All that said, I spend hours and hours in online video meetings, and I’m preparing to teach for hours and hours on Zoom. I want to feel like I’m doing a good job, and also maybe enjoy my job a little. I don’t want to decorate my living space to show students and colleagues in the background, I want a nice green screen setup to put me somewhere else. With under $300 and 4 x 6 feet of space, I found this was possible.
So, without telling anyone what they should do, or even implying that they should do something, this is a 4-minute explanation of how I got to be satisfied, on the very relative scale of our current “situation,” with my Zoom self for teaching. If it’s helpful, great. If you get pleasure from mocking me for it, you’re welcome.
This fall I will be recording video lectures for students in my undergrad class. I’m thinking about the technical aspects, but also the voice and posture. Sitting at my desk at home is quite different from my lecture hall (I usually get a few thousand steps during an hour class). We’ll have to see how it goes.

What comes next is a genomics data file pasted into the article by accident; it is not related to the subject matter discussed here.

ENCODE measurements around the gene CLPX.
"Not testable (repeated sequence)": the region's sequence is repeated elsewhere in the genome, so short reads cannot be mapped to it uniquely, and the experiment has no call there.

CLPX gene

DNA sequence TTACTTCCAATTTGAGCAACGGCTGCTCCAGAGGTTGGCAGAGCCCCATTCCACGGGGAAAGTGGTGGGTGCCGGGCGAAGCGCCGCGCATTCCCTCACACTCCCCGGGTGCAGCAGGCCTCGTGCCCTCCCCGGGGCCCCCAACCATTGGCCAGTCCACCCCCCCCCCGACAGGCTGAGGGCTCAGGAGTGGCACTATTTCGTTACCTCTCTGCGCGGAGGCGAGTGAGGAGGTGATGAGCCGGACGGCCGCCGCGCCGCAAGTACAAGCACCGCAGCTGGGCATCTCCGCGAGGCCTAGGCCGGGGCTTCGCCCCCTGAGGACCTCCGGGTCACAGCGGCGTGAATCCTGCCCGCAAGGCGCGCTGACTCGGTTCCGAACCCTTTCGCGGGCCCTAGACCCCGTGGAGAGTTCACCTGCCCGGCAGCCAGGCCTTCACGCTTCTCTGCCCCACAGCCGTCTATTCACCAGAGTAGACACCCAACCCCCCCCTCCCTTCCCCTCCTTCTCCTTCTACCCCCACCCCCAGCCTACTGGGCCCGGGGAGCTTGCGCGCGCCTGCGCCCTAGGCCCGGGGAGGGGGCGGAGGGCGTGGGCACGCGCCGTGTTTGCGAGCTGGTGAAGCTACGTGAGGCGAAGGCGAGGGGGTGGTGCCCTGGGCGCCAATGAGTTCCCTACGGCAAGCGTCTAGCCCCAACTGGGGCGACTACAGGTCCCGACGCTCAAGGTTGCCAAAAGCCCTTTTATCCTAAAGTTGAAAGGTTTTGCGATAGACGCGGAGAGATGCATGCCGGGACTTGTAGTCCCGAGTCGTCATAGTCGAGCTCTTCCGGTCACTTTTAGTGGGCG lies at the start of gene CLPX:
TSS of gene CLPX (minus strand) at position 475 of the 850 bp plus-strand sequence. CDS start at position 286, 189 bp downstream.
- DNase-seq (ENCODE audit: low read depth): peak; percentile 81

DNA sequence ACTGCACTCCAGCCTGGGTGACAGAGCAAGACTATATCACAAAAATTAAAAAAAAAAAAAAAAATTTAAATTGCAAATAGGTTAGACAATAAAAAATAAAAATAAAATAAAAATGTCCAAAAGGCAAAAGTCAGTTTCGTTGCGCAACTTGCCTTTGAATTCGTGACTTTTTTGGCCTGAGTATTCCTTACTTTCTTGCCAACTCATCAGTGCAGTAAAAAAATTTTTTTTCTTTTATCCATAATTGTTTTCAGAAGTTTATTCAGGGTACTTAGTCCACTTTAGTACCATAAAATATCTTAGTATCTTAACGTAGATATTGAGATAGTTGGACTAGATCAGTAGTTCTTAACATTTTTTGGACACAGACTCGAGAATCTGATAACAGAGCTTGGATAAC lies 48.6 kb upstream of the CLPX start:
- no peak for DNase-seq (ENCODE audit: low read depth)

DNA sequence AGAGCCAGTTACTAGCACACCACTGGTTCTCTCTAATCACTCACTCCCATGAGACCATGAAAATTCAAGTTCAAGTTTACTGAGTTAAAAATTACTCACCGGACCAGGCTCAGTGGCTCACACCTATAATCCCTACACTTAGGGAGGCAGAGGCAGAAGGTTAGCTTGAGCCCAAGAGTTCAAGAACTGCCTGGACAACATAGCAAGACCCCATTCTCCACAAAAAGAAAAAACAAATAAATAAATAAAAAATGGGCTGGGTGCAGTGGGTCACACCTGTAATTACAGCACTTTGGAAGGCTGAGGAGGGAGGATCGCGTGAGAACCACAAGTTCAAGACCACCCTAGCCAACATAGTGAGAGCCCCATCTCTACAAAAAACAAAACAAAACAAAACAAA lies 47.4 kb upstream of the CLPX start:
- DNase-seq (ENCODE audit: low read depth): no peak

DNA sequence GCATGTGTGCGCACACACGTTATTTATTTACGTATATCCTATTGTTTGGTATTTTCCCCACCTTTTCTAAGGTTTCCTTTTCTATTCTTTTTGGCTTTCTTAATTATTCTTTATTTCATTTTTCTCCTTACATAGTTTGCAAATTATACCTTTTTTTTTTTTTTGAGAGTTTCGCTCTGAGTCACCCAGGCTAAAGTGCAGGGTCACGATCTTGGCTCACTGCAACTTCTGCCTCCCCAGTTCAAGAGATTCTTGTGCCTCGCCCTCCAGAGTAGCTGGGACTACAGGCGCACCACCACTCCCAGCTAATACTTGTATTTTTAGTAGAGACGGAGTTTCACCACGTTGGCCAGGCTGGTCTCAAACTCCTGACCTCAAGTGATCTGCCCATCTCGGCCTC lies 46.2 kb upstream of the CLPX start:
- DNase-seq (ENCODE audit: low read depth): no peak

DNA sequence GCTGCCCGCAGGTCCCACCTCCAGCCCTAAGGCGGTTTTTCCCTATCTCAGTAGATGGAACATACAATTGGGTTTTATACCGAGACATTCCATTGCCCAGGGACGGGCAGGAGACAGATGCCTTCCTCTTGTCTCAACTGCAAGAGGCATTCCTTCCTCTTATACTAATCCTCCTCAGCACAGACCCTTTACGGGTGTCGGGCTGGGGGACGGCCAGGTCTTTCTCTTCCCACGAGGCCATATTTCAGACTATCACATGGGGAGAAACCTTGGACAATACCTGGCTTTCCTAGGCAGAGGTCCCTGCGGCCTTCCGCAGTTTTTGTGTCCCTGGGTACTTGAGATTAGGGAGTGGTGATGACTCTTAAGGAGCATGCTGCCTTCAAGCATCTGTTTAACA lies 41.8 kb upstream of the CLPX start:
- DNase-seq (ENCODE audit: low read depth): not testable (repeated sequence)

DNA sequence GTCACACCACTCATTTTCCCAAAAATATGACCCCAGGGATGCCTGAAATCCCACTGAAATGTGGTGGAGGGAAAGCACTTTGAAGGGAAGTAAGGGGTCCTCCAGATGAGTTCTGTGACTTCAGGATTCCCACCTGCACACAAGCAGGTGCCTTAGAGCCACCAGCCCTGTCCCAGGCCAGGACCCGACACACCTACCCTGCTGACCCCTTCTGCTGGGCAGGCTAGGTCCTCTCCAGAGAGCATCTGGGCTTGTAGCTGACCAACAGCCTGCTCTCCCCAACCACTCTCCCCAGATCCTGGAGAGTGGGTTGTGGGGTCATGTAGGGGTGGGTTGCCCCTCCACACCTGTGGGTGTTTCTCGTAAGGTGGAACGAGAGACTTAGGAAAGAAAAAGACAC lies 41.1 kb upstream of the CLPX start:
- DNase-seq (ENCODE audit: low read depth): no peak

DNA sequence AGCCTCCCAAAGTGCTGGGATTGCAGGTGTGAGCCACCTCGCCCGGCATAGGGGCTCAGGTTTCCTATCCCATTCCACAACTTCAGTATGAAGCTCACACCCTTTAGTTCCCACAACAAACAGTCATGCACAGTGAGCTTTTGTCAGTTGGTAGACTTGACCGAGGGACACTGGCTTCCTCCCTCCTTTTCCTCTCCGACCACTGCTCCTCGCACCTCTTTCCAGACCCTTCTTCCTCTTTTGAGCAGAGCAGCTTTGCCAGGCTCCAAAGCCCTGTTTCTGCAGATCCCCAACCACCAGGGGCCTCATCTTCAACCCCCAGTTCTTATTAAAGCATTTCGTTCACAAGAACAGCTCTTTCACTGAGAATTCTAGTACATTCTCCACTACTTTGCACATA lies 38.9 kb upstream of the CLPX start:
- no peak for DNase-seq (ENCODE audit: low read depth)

In June I had a chance to do a one-hour consulting with a “major corporation” to talk about what’s happening in the world, which I recorded and rewrote into this post. I just did another one on the subject of modern families and inequality. This one was like an interview, where I answered questions. I transcribed some of my answers, and then edited that text, figuring it might give me a nice blend of formal and conversational voice, which might work in a video.
After recording the video, I went back and added in some graphics using Photoshop as my video editor (did you know we can get Photoshop as part of our university site license?). A much quicker and easier way, which I assume I’ll be reduced to in the fall, is just to record the lecture live using Zoom or some other PowerPoint screen recorder. Anyway, here is the result, in 12 minutes.
Note: The video includes an update to data from this post on weddings in Florida, and this report on the impact of the epidemic on reproductive health experiences, from Laura Lindberg and colleagues at Guttmacher.
Update: I posted a revised version of this lecture, with new facts, here.
For Social Problems, an introductory level sociological course, I gave a lecture that combines an introduction to health disparities and some issues of disparate impacts of the COVID-19 pandemic. It’s 23 minutes. Some slides and links below.
The first half describes the theory of fundamental causes (as I understand it), and has some basic health disparities examples. Here are some graphs:
Then I apply some of the ideas to what we know about COVID-19 impacts, and likely problem areas. Here is some of that: